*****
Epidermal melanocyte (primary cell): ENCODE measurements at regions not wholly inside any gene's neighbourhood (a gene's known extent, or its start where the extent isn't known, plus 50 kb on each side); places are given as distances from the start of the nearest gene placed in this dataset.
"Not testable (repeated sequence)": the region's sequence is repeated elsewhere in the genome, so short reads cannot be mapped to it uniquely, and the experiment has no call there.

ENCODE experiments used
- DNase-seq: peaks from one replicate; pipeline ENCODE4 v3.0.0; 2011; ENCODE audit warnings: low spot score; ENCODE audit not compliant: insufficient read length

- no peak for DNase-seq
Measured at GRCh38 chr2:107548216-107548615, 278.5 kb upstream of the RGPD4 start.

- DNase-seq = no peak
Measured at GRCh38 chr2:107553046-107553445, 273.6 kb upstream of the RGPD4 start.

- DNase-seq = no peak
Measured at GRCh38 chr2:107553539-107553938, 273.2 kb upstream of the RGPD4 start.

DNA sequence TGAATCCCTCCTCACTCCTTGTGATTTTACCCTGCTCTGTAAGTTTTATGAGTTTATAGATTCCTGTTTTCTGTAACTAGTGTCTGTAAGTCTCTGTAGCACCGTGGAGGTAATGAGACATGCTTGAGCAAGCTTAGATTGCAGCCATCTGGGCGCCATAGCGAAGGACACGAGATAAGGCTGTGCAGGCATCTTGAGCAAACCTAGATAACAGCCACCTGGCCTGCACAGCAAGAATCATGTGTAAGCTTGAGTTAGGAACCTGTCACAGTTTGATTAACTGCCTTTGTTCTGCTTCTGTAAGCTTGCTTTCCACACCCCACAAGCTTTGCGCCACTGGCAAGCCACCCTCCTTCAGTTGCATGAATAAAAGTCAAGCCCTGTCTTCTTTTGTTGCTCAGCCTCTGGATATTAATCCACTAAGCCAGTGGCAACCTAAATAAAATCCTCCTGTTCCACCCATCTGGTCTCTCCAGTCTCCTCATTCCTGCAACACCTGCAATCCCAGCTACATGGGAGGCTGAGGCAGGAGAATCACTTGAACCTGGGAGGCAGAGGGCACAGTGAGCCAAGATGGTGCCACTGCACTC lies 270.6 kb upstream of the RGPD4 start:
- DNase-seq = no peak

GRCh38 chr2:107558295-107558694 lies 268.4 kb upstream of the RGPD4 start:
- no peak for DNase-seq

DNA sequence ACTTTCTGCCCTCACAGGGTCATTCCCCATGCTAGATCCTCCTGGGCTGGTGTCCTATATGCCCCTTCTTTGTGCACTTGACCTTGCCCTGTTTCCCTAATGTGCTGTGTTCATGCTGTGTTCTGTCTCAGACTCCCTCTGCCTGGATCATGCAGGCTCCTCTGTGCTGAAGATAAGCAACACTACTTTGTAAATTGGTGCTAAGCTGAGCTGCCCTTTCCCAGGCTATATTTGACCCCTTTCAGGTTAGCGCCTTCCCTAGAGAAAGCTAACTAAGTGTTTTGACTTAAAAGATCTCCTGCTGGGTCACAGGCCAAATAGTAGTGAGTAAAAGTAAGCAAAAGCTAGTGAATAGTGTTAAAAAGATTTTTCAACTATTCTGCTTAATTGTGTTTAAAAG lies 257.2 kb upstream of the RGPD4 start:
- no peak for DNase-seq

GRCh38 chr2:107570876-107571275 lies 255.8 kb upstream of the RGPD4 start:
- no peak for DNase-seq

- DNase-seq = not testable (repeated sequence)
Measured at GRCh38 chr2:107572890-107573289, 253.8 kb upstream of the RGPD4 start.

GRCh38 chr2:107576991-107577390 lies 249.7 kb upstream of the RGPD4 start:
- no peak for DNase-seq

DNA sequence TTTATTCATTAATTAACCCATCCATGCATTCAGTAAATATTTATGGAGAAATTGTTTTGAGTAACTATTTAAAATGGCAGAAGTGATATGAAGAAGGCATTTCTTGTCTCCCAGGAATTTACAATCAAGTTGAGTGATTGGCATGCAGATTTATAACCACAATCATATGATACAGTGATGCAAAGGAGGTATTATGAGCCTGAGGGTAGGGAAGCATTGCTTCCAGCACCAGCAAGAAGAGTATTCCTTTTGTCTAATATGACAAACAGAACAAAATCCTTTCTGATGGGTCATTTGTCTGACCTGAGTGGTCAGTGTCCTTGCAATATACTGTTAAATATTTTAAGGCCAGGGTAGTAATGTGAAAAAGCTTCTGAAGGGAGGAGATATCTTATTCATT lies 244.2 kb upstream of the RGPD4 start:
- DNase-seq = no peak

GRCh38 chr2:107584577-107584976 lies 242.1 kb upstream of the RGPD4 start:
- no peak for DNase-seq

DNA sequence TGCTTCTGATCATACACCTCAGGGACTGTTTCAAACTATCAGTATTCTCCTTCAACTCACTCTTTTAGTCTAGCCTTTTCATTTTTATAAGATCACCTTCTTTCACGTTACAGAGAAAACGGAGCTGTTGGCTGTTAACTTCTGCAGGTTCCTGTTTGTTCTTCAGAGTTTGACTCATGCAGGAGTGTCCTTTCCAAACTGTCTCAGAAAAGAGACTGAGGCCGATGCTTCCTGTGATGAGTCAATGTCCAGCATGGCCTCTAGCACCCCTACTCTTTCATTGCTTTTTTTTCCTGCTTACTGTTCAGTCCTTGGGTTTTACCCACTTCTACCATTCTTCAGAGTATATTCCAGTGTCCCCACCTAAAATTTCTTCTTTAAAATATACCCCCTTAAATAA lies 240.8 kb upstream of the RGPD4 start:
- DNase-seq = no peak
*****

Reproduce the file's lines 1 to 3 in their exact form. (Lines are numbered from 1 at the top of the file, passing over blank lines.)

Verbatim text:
Epidermal melanocyte (primary cell): ENCODE measurements at regions not wholly inside any gene's neighbourhood (a gene's known extent, or its start where the extent isn't known, plus 50 kb on each side); places are given as distances from the start of the nearest gene placed in this dataset.
"Not testable (repeated sequence)": the region's sequence is repeated elsewhere in the genome, so short reads cannot be mapped to it uniquely, and the experiment has no call there.

ENCODE experiments used